The sad state of American politics is easily summed up in the alarming comparison of two sets of numbers: one, by the Center for Responsive Politics, and the other, by the Center for the Study of the American Electorate at American University.
Let’s start with the excellent work done by the Center for Responsive Politics, a nonpartisan group that tracks campaign spending. On its home page is a widget that clocks the amount of money spent by candidates, parties, and interest groups on the 2010 elections. At last check, it was more than $3.54 billion--but the amount is moving so quickly that it’s outdated with a bigger number a fraction of a second later. It’s like those neon signs that clock the national debt.
Contrast that with another set of numbers, these ones tallied by the also nonpartisan Center for the Study of the American Electorate, arguably the best source on voting patterns. The Center reported recently that primary turnout on the 2010 midterm elections--the ones characterized by an angry and frustrated American public--was just 17.8 percent of age-eligible citizens. That’s the second-lowest turnout ever, the center reported. Democrats reached a new low; just 8.2 percent of those eligible turned out to vote in the 42 states that had Democratic statewide primaries.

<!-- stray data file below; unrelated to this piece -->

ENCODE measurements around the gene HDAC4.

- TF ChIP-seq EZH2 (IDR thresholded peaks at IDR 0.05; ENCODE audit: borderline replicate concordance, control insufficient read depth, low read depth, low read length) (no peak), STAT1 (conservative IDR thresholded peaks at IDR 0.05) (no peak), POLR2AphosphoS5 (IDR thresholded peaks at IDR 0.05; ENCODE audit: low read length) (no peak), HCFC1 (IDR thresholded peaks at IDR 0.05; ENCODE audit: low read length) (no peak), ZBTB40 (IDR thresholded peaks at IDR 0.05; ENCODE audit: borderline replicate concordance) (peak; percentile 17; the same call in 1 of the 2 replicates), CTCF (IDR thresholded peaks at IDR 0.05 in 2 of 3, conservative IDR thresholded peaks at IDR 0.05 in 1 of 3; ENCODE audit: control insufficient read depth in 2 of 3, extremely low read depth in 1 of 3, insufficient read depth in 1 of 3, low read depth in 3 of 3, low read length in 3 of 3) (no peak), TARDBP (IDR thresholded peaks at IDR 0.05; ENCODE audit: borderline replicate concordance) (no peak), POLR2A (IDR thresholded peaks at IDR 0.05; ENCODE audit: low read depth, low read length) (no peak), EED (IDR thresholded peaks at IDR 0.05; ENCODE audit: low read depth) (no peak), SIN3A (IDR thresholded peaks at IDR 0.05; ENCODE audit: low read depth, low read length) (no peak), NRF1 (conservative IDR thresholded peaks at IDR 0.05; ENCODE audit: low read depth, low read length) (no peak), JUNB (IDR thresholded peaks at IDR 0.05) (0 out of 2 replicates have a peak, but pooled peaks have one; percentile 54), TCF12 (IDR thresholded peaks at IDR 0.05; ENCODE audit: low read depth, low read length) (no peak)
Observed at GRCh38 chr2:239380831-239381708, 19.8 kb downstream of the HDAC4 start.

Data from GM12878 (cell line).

There are legitimate long-term questions about low voter turnout in a country which prides itself as a small-d democratic model for the world. Having elections on weekends, for example, or on a holiday, might get more people to the polls. Early voting and voting by mail are laudable efforts, and could be expanded. But the more baffling question is this: If Americans have such a low opinion of Congress (both parties), why do they give money to candidates or political groups? Why would wealthy candidates spend millions and millions of dollars of their own money for a job that pays a fraction of what some of them made in the private sector?
Money, unfortunately, means a lot in the outcome of campaigns, but there’s one number that trumps it all: the number of votes each candidate receives on Election Day. Americans tell us they are angry, disgusted with politics-as-usual, and worried about the economy and their mortgages. Those voters should put down the checkbook and get to the voting booth.